As a beginner to this, your best bet is starting with the whole body morning routine at low-to-medium tension. You can try the medium-to-high tension versions later in the day, perhaps before training or during your workout.

Irradiation and tension

Speaking of tension, the concept of irradiation is a very important aspect of FRC that you will need to acquaint yourself with to do CARs and other mobility exercises properly. By irradiation, we are referring to how a muscle contracting hard enough will recruit surrounding muscles to contract too, and how a muscle can contract more fully when surrounding muscles contract too.

  • Whole body tension eliminates a lot of the wobbliness that can hide how well the target joint works.
  • Tension in surrounding muscles drives more juice into the muscles we are using to move the joint, thereby increasing our control over it.
  • Generating all that tension puts stress on the nervous system, which forces it to adapt so as to be more efficient at generating that much tension in the future.

Examples of irradiation or tension building techniques:

  • Bracing your core and flexing your abs like you’re about to take a cannonball to the gut
  • Squeezing your fists tight or holding a kettlebell, tennis ball, or small dumbell
  • Flexing your glutes, locking out your knees, flexing your quads
  • Locking your arm to your side and squeezing your armpit tight
  • Gripping the floor with your feet and “screwing” your feet into the ground
  • Squeezing yoga blocks between your knees or hugging a block to your chest
  • Dorsiflex your foot and toes (drawing them up like you do with butterfly guard hooks)

You won’t necessarily be able to follow all of these cues for every kind of CARs, but just understand you want to find ways to generate tension throughout your body (up to the desired intensity level). In particular, your body pays attention to tension in the core, hands, and glutes.

What are you checking for during CARs?

Do you feel any pain or pinching? If so, where in the movement? What side of the joint is it on?

Do you feel anything unpleasant, but not necessarily painful? For example, stiffness, tightness, mild discomfort, cramping, “weirdness,” weakness, crunching, cracking, popping, grinding, or jerky/shaky movements?

Do other body parts that are not the target joint move, too? For example, when you reach your arm overhead and backwards to do the shoulder CARs, does your elbow bend, your torso twist, your hips turn, your head lean, or anything else that’s not just clean movement at your shoulder joint?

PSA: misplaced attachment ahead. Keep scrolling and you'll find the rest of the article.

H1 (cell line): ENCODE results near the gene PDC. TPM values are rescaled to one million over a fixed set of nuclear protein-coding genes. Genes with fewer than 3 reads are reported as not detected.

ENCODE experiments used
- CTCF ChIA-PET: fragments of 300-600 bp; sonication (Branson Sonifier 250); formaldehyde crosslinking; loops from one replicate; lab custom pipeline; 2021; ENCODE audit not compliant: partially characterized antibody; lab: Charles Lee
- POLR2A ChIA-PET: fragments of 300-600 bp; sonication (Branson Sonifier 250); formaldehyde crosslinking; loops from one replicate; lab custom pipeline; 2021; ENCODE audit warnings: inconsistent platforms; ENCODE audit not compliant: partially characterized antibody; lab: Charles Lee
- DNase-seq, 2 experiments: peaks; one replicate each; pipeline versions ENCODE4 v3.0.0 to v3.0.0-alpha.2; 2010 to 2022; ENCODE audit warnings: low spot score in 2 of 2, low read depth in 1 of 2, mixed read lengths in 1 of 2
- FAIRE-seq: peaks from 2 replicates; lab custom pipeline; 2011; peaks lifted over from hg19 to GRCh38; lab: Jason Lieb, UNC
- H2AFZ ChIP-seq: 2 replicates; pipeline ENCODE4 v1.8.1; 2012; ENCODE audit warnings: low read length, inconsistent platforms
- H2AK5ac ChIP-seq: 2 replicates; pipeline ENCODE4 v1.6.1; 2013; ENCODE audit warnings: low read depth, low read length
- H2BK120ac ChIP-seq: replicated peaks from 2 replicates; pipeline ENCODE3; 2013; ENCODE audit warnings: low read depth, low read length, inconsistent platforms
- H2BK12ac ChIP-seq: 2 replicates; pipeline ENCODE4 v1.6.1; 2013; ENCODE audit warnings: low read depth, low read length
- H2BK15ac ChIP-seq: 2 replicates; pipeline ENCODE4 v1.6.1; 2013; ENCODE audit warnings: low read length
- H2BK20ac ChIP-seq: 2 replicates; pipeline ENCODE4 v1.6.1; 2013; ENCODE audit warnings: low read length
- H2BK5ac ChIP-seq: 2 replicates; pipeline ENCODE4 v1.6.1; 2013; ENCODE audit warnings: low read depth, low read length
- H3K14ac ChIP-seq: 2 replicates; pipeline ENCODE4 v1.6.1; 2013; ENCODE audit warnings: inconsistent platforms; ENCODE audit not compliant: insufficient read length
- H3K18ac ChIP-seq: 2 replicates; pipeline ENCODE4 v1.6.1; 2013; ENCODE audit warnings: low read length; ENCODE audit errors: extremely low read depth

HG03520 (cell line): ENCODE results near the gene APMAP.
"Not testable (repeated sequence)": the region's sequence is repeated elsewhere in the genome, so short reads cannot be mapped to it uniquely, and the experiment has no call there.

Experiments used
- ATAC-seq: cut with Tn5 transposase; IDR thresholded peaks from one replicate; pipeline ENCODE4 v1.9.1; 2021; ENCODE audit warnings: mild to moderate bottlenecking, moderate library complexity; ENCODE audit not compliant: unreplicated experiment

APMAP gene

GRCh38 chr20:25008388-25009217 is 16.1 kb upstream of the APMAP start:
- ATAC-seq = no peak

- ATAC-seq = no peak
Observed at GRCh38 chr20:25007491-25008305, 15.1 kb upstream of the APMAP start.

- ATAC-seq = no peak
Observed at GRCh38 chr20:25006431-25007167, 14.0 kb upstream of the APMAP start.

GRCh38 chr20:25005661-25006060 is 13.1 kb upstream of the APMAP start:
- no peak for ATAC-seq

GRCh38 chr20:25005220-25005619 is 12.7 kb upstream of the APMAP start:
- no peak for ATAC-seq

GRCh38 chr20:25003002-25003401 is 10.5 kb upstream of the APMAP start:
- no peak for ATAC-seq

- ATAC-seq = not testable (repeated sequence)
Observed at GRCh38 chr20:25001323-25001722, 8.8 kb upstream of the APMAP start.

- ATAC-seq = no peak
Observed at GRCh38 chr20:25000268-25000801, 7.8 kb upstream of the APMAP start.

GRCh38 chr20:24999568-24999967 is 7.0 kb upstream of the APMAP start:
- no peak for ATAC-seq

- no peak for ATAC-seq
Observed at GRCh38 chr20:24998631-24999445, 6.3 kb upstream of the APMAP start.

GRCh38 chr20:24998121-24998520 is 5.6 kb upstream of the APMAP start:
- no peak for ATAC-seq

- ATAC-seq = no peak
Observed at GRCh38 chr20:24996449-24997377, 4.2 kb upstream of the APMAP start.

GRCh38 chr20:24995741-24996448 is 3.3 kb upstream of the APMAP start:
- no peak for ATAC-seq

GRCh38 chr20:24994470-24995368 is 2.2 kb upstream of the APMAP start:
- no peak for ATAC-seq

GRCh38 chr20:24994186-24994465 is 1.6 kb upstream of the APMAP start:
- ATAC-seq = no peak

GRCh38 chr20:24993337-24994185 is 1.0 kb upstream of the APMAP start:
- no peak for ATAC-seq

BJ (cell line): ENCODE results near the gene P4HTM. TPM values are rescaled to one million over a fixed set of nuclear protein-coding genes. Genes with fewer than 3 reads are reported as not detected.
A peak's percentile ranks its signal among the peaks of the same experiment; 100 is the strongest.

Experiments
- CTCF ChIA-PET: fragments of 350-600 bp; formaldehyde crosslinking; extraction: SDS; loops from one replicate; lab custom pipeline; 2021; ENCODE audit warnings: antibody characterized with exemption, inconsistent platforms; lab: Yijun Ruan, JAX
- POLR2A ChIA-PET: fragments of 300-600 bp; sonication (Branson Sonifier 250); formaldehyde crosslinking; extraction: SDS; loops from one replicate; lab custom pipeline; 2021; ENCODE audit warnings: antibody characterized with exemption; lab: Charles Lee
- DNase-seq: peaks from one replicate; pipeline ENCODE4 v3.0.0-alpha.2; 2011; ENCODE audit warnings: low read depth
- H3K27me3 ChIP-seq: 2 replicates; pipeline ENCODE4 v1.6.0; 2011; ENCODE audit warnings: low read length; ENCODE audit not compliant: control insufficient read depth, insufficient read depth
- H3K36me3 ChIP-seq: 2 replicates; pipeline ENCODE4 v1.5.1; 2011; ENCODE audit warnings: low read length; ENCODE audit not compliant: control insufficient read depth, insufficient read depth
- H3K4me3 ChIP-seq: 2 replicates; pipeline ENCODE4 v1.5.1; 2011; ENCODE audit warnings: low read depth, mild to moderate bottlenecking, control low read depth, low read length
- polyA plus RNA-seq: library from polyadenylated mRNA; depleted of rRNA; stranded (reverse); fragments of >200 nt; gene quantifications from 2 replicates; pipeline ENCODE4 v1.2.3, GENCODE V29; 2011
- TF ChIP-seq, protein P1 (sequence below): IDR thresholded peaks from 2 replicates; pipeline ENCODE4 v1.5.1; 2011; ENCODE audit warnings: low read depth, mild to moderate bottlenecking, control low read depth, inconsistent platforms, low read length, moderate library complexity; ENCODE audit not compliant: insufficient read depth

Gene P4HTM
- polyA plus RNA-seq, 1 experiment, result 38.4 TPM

What is the biggest range of motion you feel good about? Can you expand into a bigger range on your next rep? Can you get more rotation out of the joint if you try a little harder?

What is the overall quality of the movement? Are you straining or do you do you move with grace, control, and ease?

You may not be able to answer all of these questions doing this alone. You will be surprised how little body awareness you have once you get very picky about how strictly you do CARs. I know I thought I was doing CARs pretty well until I went to an FRC seminar and FRC instructors pointed out all the cheats and compensations I was not even aware I was doing.

You can do CARs in front of a mirror or film yourself for review (send it to me if you do!) If you live near a FRCms, they would be more than happy to review your CARs practice and point out any mistakes you may not even be aware you are making. Sam has a membership site I recommend for people who want to develop a mobility practice with her via the internet.

Do not train through pain

Do not grit your teeth and mindlessly push through pain when doing CARs. Pain can be a sign that something worse is wrong, and pain changes how the nervous system treats movement.

When you feel pain, pay attention to what side of the joint it is on during the movement. Pain on the closing side of the joint (that’s to say on the side that you are moving into, where the joint angle is getting smaller) usually means you want to go see a specialist who can figure out if it is a more serious problem that needs medical treatment.

Pain on the opening side (where joint angle is getting bigger) is usually not as scary, especially if it just feels like a very unpleasant stretch, and you are likely safe training through it.

If only a certain range of motion hurts, you can do as much of the pain-free CARs as possible, then dodge the painful range and go around it. You can try doing smaller ranges of motion or lower tension CARs. Anything is better than nothing, assuming you aren’t hitting a pain wall. Frequent light movements can be surprisingly effective.

That concludes your introductions to Controlled Articular Rotations. In the future, we will get into more of the nitty gritty of each joint and its common problems, but for now, I want you to start a daily CARs routine when you get up for the day and as many more times throughout the day as you can fit in. Keep that up for a month and let me know how you felt before and how you feel after.

As always, drop any questions you have in the comments below and I will do my best to answer them!

Matt Kirtley


Matt Kirtley

Hi Matt

Very good article!

Is there research about the fact that the body lays down much of its connective tissue early in the morning after waking up? I’m very interested in it!